US still mulling waiver for critical Iraqi gas purchase from Iran

Without the Iranian gas, Bagdhad will struggle to keep electricity flowing through the hot summer

(FILES) In this file photo taken on July 29, 2018, a man checks the wiring on electric cables reaching out to homes in Saadoun Street in the Iraqi capital Baghdad, as chronic power shortages have forced residents to buy electricity from private entrepreneurs who run generators on street corners across the country. With a freshman at the helm, Iraq's electricity ministry is planning a long-awaited overhaul of the broken sector to both meet US pressure to halt Iranian power imports and head off summertime protests over chronic cuts. Baghdad hopes it will generate enough megawatts to feed demand by summer, when cuts can leave millions powerless for up to 20 hours per day. / AFP / SABAH ARAR

The United States is yet to decide on whether to continue allowing Baghdad to buy energy from Iran without facing sanctions, raising uncertainty about electricity supplies as Iraq grapples with shortages made worse by summer demand.

Electricity is an explosive political issue in Iraq, seen emblematic of rampant corruption in the political system and the bureaucracy. Summer blackouts in 2018 triggered mass protests among mostly underclass Shiites in southern Iraq, which the authorities met with deadly violence. The Iranian consulate in Basra was torched in the unrest.

A spokesman for the US State Department told reporters in Washington that Secretary of State Mike Pompeo has not made a decision whether to extend a 90-day US waiver that allows Iraq to buy gas from Iran as fuel to help generate Iraqi electricity. The deadline for renewing the waiver is May 2.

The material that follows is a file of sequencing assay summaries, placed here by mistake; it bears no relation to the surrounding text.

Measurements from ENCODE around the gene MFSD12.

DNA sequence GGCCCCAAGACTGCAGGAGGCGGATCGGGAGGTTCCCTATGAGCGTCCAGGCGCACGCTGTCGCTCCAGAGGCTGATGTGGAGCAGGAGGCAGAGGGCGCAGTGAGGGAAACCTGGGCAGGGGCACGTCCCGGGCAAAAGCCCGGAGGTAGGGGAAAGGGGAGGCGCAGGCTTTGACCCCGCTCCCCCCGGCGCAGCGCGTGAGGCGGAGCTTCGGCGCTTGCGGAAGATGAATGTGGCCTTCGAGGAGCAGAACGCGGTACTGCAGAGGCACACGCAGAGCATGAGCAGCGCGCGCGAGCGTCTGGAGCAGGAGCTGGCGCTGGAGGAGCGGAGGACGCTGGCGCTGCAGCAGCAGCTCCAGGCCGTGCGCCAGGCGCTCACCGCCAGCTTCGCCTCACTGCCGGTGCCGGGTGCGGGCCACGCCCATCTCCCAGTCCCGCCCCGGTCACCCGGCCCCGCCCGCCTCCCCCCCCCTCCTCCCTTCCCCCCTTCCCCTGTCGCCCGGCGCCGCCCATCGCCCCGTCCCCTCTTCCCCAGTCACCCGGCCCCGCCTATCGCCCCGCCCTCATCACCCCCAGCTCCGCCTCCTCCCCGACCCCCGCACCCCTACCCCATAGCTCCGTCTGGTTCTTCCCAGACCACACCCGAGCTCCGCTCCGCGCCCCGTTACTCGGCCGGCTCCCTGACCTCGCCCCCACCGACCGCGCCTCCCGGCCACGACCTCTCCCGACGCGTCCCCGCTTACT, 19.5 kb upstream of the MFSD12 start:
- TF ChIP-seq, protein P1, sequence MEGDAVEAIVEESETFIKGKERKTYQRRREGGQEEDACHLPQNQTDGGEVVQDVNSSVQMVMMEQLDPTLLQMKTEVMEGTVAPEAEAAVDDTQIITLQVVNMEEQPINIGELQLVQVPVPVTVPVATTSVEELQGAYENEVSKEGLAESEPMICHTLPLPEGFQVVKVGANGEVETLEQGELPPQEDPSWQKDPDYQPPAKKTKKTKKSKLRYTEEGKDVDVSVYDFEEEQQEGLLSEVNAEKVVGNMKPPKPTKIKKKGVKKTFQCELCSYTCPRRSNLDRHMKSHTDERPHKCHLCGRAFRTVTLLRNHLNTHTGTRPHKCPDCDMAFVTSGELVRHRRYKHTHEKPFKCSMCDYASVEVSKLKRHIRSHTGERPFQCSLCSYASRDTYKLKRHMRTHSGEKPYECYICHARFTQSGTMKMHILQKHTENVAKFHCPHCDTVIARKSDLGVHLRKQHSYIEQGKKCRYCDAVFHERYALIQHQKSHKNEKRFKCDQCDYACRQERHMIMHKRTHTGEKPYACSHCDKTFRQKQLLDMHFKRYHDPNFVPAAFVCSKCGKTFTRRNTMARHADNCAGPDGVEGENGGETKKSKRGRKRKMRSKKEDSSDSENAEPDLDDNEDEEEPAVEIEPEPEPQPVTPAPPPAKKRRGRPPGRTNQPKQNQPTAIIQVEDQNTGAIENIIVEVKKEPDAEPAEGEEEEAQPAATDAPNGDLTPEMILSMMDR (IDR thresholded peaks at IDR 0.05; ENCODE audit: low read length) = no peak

Mr Pompeo was in Baghdad on May 7 as tensions escalated between Tehran and Washington. Iraqi sources said Mr Pompeo pressed Iraqi officials on the issue of a multitude of Iranian-backed Shiite militias seen as posing a threat to US forces in the region. Many the militias have acted outside the authority of the government since they were formed in 2013-2014 to fight ISIS or to act as a major component of the ground Iranian support for Syrian President Bashar Al Assad.

Iraq's Electricity Minister spokesman, Musab Al Mudaris, said last month that Iraq would lose 4,000 megawatts of electricity, equivalent to a quarter of Iraq’s production capacity if the US decides to end the sanction waivers.

While Baghdad is in talks with several international companies to increase the domestic supply of electricity to bridge the shortfall, plans could take years to be completed.

Iraq relies heavily on Iranian gas imports to generate electricity and has a capacity to produce an estimated 16,000 megawatts, still massively short of the 24,000 to 30,000 megawatts of demand. Before UN sanctions were imposed on Iraq for its invasion of Kuwait in 1990, Iraq’s electricity production comfortably exceeded demand.

The Trump administration gradually tightened sanctions on Iran but granted eight countries exemptions allowing them buy Iranian energy products. Washington announced the end of the exemptions on Monday. Iraq had received separate extensions to continue importing Iranian gas, the latest was an extra 90-day waiver in March.